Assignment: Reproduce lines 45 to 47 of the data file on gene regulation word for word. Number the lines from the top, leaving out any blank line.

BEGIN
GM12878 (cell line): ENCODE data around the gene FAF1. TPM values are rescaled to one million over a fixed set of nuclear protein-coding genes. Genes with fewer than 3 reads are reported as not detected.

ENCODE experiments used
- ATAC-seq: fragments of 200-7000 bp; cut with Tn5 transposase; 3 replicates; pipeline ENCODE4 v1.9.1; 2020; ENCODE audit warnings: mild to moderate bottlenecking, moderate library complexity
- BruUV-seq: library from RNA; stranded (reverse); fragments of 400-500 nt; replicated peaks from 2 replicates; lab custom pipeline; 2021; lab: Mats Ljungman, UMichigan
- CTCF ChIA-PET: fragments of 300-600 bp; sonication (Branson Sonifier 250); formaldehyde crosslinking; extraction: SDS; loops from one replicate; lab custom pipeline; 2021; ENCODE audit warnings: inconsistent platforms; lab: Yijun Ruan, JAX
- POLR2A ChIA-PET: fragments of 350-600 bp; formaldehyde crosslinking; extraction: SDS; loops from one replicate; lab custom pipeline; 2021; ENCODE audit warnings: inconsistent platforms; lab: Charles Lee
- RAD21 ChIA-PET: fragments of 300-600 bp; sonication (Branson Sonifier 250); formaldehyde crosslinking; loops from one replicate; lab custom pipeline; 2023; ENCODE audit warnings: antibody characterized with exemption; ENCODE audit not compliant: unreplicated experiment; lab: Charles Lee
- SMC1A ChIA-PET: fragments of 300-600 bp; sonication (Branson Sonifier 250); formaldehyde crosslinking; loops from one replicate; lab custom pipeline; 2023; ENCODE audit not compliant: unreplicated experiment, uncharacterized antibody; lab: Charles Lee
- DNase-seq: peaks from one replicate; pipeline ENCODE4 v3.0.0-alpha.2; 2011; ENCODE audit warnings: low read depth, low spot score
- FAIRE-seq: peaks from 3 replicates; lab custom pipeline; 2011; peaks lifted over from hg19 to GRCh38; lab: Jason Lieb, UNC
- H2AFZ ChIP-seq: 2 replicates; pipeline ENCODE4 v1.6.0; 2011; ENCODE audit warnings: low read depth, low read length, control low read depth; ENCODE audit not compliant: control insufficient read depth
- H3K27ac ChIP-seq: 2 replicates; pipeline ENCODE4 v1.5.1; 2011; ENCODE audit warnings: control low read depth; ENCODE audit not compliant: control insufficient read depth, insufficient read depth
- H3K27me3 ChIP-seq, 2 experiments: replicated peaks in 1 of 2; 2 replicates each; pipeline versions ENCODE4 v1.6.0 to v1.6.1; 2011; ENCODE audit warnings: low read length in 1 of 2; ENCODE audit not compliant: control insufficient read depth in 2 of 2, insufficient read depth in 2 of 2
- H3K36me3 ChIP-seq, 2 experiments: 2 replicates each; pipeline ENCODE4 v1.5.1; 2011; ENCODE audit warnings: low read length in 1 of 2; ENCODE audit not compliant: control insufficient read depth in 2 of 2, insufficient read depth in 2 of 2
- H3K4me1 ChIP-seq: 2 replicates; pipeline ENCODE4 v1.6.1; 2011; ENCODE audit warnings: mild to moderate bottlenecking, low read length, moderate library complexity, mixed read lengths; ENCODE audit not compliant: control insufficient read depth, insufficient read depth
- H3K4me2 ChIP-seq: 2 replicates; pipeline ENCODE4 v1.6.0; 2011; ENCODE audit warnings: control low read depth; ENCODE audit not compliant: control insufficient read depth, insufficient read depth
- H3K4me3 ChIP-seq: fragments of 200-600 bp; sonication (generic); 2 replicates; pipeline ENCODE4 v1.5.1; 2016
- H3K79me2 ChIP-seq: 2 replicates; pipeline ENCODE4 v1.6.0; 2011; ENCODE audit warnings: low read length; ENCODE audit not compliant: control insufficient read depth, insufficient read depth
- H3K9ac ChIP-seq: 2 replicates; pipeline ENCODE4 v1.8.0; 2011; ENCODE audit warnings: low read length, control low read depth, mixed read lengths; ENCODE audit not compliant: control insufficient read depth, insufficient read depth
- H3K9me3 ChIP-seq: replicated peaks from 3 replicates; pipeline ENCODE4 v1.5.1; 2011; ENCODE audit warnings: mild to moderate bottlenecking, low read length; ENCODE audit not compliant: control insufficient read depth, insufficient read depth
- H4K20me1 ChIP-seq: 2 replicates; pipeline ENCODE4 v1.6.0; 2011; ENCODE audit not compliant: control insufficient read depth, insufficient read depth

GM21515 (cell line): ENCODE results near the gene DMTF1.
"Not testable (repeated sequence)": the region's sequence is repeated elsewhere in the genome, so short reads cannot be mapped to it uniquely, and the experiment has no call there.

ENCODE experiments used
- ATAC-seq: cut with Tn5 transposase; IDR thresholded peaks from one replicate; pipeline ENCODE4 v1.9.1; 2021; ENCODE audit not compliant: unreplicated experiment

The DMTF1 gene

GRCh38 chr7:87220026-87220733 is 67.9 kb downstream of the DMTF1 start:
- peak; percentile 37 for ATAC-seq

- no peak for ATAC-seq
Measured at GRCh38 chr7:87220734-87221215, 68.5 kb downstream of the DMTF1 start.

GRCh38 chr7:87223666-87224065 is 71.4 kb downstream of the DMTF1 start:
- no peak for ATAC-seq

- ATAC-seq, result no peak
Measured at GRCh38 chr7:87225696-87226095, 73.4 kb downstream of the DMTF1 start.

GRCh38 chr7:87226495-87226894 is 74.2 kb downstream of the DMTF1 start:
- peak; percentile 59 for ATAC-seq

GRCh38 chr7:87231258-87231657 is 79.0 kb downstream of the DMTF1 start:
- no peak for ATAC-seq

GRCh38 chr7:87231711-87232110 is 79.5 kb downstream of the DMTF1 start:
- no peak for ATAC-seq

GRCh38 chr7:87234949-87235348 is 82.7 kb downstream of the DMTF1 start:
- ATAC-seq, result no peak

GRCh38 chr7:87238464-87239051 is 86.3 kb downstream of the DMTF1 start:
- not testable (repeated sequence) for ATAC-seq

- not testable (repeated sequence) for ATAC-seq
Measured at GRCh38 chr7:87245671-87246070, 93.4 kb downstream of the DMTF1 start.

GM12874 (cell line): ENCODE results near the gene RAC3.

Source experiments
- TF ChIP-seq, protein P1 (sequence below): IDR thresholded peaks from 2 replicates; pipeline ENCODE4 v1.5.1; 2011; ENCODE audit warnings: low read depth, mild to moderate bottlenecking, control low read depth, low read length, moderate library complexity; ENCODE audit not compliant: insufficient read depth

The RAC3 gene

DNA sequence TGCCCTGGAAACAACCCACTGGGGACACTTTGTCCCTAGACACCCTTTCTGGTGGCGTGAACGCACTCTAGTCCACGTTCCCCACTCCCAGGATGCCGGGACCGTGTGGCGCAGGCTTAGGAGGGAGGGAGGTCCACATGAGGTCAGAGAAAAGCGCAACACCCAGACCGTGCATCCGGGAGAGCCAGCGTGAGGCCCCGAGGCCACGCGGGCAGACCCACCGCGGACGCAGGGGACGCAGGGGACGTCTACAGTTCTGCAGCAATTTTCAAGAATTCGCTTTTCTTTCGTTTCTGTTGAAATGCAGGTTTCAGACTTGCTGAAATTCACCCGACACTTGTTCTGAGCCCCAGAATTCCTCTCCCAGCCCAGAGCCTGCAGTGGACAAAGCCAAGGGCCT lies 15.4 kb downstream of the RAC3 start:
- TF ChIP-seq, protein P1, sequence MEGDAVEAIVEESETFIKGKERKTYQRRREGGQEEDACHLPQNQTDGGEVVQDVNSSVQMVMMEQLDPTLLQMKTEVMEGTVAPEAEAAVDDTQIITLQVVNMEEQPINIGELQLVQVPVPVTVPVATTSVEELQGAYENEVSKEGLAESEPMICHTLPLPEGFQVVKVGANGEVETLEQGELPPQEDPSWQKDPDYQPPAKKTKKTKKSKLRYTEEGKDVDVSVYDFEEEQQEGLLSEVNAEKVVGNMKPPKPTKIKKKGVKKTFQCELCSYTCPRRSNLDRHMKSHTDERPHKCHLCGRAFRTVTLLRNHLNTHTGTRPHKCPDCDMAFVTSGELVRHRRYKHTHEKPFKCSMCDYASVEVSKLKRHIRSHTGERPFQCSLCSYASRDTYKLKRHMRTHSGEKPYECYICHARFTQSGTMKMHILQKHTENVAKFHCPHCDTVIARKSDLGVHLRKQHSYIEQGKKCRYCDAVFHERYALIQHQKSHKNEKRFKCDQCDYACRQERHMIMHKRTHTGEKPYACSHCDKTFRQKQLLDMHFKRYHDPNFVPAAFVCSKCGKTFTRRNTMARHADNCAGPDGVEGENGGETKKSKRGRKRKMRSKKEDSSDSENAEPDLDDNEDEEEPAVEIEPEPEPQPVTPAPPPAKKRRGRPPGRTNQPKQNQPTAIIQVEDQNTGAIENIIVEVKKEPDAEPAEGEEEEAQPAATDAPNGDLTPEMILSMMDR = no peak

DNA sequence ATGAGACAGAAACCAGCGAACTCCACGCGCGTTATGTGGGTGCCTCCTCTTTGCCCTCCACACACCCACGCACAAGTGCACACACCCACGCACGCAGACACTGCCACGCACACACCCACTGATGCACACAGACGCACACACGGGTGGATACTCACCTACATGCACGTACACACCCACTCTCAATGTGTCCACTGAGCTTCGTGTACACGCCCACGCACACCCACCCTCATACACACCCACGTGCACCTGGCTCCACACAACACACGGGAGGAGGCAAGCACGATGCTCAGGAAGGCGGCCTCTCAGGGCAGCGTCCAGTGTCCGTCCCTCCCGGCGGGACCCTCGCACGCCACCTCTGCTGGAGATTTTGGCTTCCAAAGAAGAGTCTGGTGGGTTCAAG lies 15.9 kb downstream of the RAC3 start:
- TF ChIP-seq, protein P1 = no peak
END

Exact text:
- not testable (repeated sequence) for ATAC-seq
Measured at GRCh38 chr7:87245671-87246070, 93.4 kb downstream of the DMTF1 start.

GM12874 (cell line): ENCODE results near the gene RAC3.